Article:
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JAMA Canada Annual Review 1999

Chairman's Report

It is a great pleasure, as the Chairman of JAMA Canada, to be publishing our 1999 Annual Review of the Japanese auto industry in Canada. JAMA Canada was established in 1984 to promote greater understanding on economic and trade issues in the motor vehicle sector. We hope this report will contribute to this objective.

Overview of 1998

For JAMA Canada members as a group, 1998 was a superlative year in terms of new vehicle sales, as well as production and export of motor vehicles in Canada. On the heels of record sales growth in 1997, units sales of JAMA Canada members reached a new peak of 330,000 in 1998 surpassing the previous sales record of 325,000 units set in 1991. The key difference between sales records in 1991 and 1998 is the fact that last year about 54% of all Japanese brand sales were built in North America, compared to only 20% in 1991.

The factors behind this performance included a robust level of consumer confidence, low interest rates, stable prices together with rising demand for certain kinds of new vehicles, particularly light trucks, vans and sport utility vehicles. For example, in 1998 Japanese brand passenger cars sales increased 9%, but light truck sales jumped 17% over the previous year. What's more, almost all of the increase in light truck sales were models built in North America.

Production at Japanese affiliated plants in Canada also attained new heights in 1998 as output rose 3.4% overall to just under 400,000 units. The gain stems largely from higher capacity at both Honda of Canada Manufacturing and Toyota Motor Manufacturing Canada as new and renewed plants were opened in 1998. And due to high levels of integration in North America, about 76% of total output was exported, or about 300,000 units. Most exports went to the United States, while about 6,000 units were shipped to third countries.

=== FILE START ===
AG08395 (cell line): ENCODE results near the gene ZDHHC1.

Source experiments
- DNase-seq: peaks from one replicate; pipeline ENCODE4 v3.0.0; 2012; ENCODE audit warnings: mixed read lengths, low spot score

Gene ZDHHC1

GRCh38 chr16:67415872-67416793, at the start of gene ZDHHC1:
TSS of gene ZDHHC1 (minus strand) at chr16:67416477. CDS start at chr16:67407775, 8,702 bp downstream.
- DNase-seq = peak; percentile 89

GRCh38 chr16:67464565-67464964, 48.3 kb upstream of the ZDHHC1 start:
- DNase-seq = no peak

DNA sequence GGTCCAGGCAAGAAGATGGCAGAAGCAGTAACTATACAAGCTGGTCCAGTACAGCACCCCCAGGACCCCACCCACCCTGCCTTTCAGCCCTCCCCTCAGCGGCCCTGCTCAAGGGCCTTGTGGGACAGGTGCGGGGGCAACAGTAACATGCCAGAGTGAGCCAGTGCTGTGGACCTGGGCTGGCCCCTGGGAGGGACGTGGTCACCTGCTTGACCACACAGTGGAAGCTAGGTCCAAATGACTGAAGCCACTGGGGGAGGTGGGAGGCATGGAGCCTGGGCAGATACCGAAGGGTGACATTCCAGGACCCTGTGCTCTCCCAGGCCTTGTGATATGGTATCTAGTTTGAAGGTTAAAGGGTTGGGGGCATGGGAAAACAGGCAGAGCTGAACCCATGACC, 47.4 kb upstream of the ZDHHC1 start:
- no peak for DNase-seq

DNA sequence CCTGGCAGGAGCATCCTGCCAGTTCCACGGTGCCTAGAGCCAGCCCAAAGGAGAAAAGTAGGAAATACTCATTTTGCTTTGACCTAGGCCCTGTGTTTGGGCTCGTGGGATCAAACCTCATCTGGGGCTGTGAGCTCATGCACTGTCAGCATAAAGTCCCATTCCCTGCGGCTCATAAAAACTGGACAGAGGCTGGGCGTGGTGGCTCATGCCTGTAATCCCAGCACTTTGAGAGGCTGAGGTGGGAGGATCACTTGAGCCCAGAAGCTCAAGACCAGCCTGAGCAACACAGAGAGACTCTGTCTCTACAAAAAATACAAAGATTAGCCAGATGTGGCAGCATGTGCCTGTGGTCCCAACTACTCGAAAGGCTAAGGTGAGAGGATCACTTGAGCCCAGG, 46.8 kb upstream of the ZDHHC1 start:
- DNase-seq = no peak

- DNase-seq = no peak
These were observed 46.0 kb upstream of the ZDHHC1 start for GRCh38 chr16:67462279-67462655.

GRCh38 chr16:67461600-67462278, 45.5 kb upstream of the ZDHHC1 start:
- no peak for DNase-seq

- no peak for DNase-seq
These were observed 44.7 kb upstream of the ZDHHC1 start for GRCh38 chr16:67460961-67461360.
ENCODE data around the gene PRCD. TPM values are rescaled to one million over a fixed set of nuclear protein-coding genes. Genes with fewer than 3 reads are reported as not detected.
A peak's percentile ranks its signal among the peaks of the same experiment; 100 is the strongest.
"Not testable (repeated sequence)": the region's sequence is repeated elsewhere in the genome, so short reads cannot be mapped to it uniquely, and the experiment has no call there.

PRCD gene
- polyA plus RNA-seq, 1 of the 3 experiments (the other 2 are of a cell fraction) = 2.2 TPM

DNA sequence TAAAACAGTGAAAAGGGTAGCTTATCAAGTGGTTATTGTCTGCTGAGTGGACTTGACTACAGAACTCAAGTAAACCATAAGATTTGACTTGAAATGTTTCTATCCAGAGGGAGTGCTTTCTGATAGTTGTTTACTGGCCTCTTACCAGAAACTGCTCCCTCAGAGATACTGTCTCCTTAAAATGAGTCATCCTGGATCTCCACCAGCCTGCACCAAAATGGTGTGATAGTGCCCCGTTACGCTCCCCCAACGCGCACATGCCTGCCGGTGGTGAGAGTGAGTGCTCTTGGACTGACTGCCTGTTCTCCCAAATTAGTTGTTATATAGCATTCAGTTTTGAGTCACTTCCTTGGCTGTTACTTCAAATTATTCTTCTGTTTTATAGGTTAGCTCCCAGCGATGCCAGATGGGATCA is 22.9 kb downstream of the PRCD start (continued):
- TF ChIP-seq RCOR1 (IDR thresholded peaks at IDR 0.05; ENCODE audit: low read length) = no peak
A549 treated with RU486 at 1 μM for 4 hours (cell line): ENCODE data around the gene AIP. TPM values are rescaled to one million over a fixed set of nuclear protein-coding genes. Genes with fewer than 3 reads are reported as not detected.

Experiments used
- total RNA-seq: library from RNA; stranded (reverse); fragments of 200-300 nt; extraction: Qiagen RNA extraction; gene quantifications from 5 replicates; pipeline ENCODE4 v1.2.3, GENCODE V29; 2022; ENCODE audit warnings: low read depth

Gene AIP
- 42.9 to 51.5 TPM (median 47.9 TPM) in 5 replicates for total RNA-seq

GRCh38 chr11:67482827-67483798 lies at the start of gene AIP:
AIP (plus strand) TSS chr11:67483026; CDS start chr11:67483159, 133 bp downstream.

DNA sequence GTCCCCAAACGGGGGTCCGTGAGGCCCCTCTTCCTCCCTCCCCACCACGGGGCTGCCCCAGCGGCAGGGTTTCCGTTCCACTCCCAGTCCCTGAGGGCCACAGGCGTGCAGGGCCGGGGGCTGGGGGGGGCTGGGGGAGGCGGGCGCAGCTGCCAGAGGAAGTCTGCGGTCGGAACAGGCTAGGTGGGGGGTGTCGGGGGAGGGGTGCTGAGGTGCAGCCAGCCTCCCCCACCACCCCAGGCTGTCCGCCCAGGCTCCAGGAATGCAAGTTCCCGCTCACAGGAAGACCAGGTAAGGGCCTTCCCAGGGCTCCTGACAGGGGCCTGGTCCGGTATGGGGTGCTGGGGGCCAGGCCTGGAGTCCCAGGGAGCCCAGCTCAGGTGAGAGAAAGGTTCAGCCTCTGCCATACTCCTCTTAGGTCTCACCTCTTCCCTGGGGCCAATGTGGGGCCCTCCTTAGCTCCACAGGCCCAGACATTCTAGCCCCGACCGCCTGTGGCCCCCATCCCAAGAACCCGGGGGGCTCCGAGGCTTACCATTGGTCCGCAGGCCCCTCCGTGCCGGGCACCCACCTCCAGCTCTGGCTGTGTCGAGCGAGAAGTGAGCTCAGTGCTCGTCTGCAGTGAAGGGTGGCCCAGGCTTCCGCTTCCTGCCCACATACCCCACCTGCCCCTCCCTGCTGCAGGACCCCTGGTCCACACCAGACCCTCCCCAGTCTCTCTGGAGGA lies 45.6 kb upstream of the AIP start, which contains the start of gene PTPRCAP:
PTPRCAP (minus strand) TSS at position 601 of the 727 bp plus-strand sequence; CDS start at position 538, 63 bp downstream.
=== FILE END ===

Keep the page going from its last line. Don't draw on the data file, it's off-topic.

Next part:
Looking at overall performance as a group, Japanese automakers produce more than one vehicle in Canada for every one sold in Canada, and we export from Canada more vehicles than we import from Japan, the US and Mexico combined. When all current expansions are completed early in the new millennium, total production capacity will exceed 700,000 units annually.

There have been remarkable and dramatic changes since the mid-1980's when Japanese automakers began to establish manufacturing in Canada, and the ongoing growth in vehicle and parts production in Canada is a clear and unequivocal vote of confidence in the future of the Canadian auto industry.

Highlights of 1998

Among the key events of last year from JAMA Canada's perspective were the openings of Honda's second assembly plant in Alliston, Ontario where the new Odyssey minivan is being built, and the re-opening of Toyota's first plant in Cambridge, Ontario which is now making the Camry Solara. Both vehicles are being exclusively produced in Canada.

JAMA Canada participated in the 21st Canada Japan Business Conference that was held in Karuizawa, Japan in 1998. The association also continued the liasion and communication activities that were transferred from PAC following the closing of its office in Canada in 1997. These activities included assisting in arrangements for two APMA (Automotive Parts Manufacturers Association of Canada) missions to Honda in Marysville, Ohio and Toyota in Georgetown, Kentucky, as well as a Keynote Speaker from Honda Motor Co. Ltd., Japan for the 1999 APMA Annual Conference.

With respect to trade policy issues in 1998, JAMA Canada submitted a brief to Industry Minister John Manley outlining our views on automotive tariffs and trade policy for the Federal Government's Automotive Competitiveness Review. Our brief advocates fair and equal treatment for all automakers in Canada through open, transparent and non-discriminatory trade policies consistent with the GATT/WTO, as well as reduced tariffs on finished vehicles, a measure that will benefit Canadian consumers. At the current time, Canada's Most Favoured Nation tariff applied to passenger vehicles, while modest by international comparison, is higher at 6.1% than either the US at 2.5% or Japan at 0%.

While Minister Manley released the results of the Automotive Competitiveness Review in a report last June, JAMA Canada was very disappointed to see that there were no changes in the current policies or procedures that treat some companies more favourably than others. As there was no change as a result of Canadian Government's policy review, last summer both the Governments of Japan and the European Union requested dispute settlement panels at the WTO to try to resolve this matter by reference to international trade rules. The results of the panel are expected later this year.

On behalf of the members of JAMA Canada, I hope this annual review will be useful in understanding the activities and views of the Japanese auto industry in Canada. We welcome any comments, suggestions or questions.

Yoshio Nakatani


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